The Historical Origins of Zhu Bajie’s Previous Incarnation and his Battle Rake

Last updated: 05-15-2018

The novel depicts Zhu Bajie as a reincarnation of the Marshal of the Heavenly Reeds (Tianpeng Yuanshuai, 天蓬元帥) (Wu & Yu, 2012, p. 212).[1] But did you know that this general was actually venerated as a deity? Sui Dynasty (581-618) sources describe him serving under the Northern Emperor (Beidi, 北帝), the Hades of Daoism, as a powerful exorcist. This is best exemplified by the “Northern Emperor’s Method of Killing Demons” (Beidi shagui zhi fa, 北帝殺鬼之法), a sixth-century rite which contains a prayer invoking Tianpeng by name (Davis, 2001, p. 75; Pregadio, 2008, p. 979). Another text identifies him as one of nine stellar gods associated with the Big Dipper constellation and “assign[s him] the function of security and protection” (Davis, 2001, p. 75; see also Andersen, 1989, pp. 35-36). Early Song Dynasty (960-1279) sources expand on Heavenly Reed’s position under the Northern Emperor and describe him as head of the thirty-six generals of the Department of Exorcism (Pregadio, 2008, p. 992). Most importantly, this is when he was associated with two other powerful exorcist deities, namely Black Killer (Heisha, 黑煞) and Dark Warrior (Xuanwu, 玄武), to form the trinity of the “Three Great Generals of Heaven” (Davis, 2001, p. 75). This was later expanded to a quaternity known as the “Four Saints” (Sisheng, 四聖), which included Heavenly Reed, Black Killer, the True Martial God (Zhenwu, 真武, a variant of the Dark Warrior), and Heavenly Scheme (Tianyou, 天猷) (Pregadio, 2008, p. 479; Little, Eichman, & Ebrey, 2000, p. 298).

Heavenly Reed’s position as a protector and association with the military led to his worship by soldiers. Davis (2001) writes, “The cult of Tianpeng remained popular among military circles into the Southern Song, when [legend has it] he aided various generals in their battles with the Jin” (p. 75). The Song was also when the deity was bestowed the military rank of Marshal (Yuanshuai, 元帥) (Pregadio, 2008, p. 979), the name by which he is called in JTTW (Marshal of the Heavenly Reeds) . During the Ming, a martial arts style (Tianpeng’s Fork, 天蓬釵) and a weapon technique (Tianpeng’s Spade, 天蓬鏟) were named in his honor.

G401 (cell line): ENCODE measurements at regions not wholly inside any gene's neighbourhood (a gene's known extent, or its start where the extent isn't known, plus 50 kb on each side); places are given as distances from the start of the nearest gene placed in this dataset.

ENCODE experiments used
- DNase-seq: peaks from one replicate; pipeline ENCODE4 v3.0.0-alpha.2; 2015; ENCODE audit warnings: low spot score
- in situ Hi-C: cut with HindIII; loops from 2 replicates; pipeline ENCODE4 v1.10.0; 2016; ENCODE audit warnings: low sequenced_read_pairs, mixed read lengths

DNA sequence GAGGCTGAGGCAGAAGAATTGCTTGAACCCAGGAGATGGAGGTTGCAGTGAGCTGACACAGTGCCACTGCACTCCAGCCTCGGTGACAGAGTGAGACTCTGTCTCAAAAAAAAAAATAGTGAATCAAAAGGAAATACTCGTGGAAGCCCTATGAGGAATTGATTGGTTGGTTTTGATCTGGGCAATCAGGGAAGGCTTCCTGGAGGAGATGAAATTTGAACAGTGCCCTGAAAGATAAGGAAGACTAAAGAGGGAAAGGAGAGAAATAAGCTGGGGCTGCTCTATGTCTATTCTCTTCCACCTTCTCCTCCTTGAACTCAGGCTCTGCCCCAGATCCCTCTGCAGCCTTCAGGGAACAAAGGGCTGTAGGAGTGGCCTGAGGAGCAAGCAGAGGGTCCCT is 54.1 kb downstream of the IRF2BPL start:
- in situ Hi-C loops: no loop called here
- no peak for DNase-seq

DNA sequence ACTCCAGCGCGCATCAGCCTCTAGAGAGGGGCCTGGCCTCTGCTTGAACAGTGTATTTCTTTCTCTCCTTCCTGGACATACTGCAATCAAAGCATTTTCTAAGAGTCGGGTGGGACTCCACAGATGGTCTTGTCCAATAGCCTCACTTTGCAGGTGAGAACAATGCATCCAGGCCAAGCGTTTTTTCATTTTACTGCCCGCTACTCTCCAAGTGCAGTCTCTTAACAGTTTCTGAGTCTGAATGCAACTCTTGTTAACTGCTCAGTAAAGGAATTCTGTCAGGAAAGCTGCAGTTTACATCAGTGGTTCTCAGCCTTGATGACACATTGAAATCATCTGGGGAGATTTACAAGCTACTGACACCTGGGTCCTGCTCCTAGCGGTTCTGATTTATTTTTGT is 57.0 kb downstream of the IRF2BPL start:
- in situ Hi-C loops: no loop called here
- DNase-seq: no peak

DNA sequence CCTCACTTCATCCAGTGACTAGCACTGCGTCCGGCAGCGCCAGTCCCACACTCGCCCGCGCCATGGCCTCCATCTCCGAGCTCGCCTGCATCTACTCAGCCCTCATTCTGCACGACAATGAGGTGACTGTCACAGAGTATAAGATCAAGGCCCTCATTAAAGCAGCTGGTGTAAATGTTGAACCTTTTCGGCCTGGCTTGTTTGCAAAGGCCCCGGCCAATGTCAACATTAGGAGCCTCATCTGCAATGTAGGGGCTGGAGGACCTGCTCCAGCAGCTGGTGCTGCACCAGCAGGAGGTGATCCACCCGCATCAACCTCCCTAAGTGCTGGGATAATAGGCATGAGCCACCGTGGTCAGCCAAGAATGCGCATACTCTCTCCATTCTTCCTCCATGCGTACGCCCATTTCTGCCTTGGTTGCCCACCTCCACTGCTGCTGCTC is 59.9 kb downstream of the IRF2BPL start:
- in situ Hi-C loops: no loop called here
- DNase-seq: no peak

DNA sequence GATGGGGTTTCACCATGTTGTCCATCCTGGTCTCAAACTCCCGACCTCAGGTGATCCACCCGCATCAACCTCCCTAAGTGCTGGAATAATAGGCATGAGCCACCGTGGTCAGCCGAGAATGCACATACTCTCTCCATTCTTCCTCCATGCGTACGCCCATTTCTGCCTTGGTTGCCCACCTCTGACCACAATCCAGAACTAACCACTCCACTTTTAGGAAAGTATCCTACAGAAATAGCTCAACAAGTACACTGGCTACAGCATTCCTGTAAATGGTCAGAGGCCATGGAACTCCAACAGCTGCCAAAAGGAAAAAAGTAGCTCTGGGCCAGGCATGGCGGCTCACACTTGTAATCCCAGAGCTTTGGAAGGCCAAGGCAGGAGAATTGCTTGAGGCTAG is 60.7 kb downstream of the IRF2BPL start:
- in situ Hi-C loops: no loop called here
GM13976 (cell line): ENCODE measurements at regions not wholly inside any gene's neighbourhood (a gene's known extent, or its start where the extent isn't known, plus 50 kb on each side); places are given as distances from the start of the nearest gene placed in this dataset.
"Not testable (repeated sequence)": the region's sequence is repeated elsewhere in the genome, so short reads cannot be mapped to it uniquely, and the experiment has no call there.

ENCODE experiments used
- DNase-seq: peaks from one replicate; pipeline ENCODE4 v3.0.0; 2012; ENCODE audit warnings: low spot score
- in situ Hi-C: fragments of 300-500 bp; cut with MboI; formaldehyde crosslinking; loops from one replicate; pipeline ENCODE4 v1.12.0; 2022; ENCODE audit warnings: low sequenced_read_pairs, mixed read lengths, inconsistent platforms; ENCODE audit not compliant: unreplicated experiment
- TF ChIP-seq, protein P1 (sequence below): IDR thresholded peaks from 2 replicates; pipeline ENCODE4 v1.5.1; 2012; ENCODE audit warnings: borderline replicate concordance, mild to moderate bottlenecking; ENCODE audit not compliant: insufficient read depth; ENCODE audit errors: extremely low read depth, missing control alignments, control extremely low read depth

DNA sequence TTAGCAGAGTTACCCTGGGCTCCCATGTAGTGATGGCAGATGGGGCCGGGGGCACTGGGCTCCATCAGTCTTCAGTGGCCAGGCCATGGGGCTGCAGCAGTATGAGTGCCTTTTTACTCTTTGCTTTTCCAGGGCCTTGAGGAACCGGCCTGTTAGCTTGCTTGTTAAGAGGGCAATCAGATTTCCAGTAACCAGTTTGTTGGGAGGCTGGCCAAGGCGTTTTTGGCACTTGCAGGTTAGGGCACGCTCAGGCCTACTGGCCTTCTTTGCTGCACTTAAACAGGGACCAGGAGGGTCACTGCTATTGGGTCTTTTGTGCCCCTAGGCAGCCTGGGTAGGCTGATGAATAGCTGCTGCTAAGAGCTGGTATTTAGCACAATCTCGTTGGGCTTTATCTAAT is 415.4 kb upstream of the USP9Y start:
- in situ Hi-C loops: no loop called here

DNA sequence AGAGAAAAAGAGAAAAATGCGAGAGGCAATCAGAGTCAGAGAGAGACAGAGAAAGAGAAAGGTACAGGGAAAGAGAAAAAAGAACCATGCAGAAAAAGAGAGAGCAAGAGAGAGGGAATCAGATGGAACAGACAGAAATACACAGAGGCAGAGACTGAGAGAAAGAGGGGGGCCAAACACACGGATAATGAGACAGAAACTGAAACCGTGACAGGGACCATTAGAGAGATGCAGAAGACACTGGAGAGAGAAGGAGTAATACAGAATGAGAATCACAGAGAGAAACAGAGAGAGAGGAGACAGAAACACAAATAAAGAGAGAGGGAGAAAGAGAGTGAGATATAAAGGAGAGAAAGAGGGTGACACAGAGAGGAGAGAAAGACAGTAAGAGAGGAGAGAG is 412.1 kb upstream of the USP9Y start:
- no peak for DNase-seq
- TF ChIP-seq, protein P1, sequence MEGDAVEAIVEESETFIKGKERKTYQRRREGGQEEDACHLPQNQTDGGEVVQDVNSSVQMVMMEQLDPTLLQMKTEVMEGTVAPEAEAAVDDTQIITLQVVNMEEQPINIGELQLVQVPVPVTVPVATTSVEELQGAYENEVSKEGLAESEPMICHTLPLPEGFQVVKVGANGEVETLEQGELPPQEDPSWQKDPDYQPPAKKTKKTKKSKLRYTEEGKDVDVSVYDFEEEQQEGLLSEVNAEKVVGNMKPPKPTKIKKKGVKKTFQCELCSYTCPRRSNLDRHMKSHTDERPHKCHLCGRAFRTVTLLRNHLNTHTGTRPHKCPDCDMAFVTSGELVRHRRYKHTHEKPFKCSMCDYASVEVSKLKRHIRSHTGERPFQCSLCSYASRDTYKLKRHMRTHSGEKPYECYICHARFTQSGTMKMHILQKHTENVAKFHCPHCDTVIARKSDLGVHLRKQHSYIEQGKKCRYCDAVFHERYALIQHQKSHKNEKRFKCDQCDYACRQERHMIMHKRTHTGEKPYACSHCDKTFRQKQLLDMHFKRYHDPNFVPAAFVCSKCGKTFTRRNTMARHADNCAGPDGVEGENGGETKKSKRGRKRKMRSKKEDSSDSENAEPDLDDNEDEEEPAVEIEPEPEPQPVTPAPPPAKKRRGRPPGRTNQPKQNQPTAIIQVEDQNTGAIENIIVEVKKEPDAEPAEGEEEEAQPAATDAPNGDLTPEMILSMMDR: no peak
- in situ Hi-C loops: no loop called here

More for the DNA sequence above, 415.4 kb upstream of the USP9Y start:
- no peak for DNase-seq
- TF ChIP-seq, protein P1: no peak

Tianpeng is described in one Song dynasty source as a multi-armed god “dressed in black clothes and a dark hat” (Davis, 2001, p. 75). The names of his trinity companions also reveal their connection with black (i.e, “Black Killer” and “Dark Warrior”). This is because the color is associated with the direction north and thereby the Northern Emperor, whom the three serve (Davis, 2001, p. 75; Welch, 2008, p. 223). A circa 1460 painting of the aforementioned Four Saints actually portrays the Marshal of Heavenly Reeds with black Skin (fig. 1). Why is this important? Because JTTW describes Pigsy as having a black face (Wu & Yu, 2012, p. 375, for example). I therefore suggest Zhu Bajie is described as such because of his previous incarnation’s association with the color.

Click the image to open in full size.

Fig. 1 – (Left) The circa 1460 painting depicting the Four Saints (Sisheng, 四聖) (larger version). Heavenly Reed is the black-skinned figure in the upper left. Fig. 2 – (Center Left) A modern Zhu Bajie action figure with an ornate silver-headed rake (larger version). Fig. 3 – (Center Right) A pair of Pa () military rakes from the San Cai Tu Hui (三才圖會, 1609) (larger version). Fig. 4 – (Right) A Yundang (耘盪hand harrow) from a Ming Dynasty agricultural treatise that borrows heavily from the Nongshu (農書) (larger version). 

JTTW describes Pigsy’s rake as being a pole arm with nine teeth (fig. 2). But did you know that, despite serving as a general in heaven, his weapon is not the kind that was historically used by the Chinese military. Those of the Ming Dynasty (1368-1644), when the book was written, “were [two] meters in length and used to unseat enemy riders and hook and grab enemy weapons” (Swope, 2009, p. 78). The Pa (鈀, rake) (fig. 3), for example, was covered with hooks in place of teeth to aid in the aforementioned hooking action.[1] But noted Ming General Qi Jiguang (戚繼光, 1528-1588) considered it useless in his battle against Japanese pirates (Tang Pa (钂鈀), 2015).